It is petty on the part of Prime Minister Narendra Modi’s government to not have extended a proper welcome to the Prime Minister of Canada. He is the elected head of a country, which has a considerable number of diasporic Indians; we have always been welcome there. Moreover, when our PM visited Canada about three years ago, he was greeted very warmly by the Stephen Harper government at the time. We must remember – governments change, nations don’t.

Even the meeting between Trudeau and Punjab CM Aamrinder Singh is suspect at this point – thanks to certain uncalled for comments earlier by Amarinder Singh about Canada’s Defence Minister Harjit Singh Sajjan. All this is detrimental to the India-Canada relationship. The loss is primarily to Punjab, which could benefit in myriad ways.

Many Canadians of Sikh origin have been called sympathisers of a certain movement. Except for a small number, most of them are actually people who live in a liberal country where you’re allowed to express an opinion on how a nation should be run. As long as they do not participate in or incite violence, they see no harm in people expressing themselves. The need is to reach out to these people and not alienate them further.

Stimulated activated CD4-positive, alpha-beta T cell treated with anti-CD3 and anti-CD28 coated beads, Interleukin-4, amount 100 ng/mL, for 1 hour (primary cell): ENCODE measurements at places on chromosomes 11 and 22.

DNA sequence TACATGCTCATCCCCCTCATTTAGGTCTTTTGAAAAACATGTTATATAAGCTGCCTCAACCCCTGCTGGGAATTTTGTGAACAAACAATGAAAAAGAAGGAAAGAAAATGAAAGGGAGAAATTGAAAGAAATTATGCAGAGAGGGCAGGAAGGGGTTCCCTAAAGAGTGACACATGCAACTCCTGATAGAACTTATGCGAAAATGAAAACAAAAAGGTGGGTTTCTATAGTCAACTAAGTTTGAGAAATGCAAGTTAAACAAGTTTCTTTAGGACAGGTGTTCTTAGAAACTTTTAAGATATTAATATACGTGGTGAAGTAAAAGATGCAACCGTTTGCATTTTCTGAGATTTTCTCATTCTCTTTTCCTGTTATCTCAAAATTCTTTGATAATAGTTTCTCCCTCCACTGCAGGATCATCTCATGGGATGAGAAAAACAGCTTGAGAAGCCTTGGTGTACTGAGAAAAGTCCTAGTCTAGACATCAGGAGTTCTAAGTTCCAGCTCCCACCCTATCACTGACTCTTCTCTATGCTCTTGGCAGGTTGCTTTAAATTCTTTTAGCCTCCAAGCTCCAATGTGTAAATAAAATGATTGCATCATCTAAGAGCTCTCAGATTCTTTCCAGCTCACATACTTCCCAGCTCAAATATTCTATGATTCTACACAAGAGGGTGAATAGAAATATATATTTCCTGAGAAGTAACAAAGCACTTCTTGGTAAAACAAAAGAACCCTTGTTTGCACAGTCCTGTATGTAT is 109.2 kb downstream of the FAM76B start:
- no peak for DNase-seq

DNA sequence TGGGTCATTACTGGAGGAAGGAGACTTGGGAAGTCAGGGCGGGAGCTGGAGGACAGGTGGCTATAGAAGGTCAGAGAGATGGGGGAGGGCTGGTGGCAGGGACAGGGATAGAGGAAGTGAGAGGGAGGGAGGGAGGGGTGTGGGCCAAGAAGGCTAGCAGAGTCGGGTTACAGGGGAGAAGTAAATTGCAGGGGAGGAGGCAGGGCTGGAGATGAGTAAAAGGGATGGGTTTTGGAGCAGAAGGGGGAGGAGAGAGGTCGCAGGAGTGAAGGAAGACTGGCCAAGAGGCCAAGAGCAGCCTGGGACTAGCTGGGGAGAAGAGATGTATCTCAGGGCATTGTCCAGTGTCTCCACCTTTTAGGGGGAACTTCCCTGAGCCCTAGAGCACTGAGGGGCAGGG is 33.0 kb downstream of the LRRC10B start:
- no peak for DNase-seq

Trudeau deserves the same respect that has been accorded to any other head of state who has visited India before; perhaps more.

Trudeau’s visit has brought the Khalistani issue out in the open like never before

Chitleen K. Sethi
Associate Editor, ThePrint

Canadian Prime Minister Justin Trudeau has been in India for two days now, and with each passing hour, it is becoming amply clear that the government of India is not going to indulge him beyond meeting the bare essentials of protocol. The treatment being meted out to Trudeau stands out in sharp contrast with the extreme warmth that Prime Minister Narendra Modi exudes towards other heads of government on their official visits to India.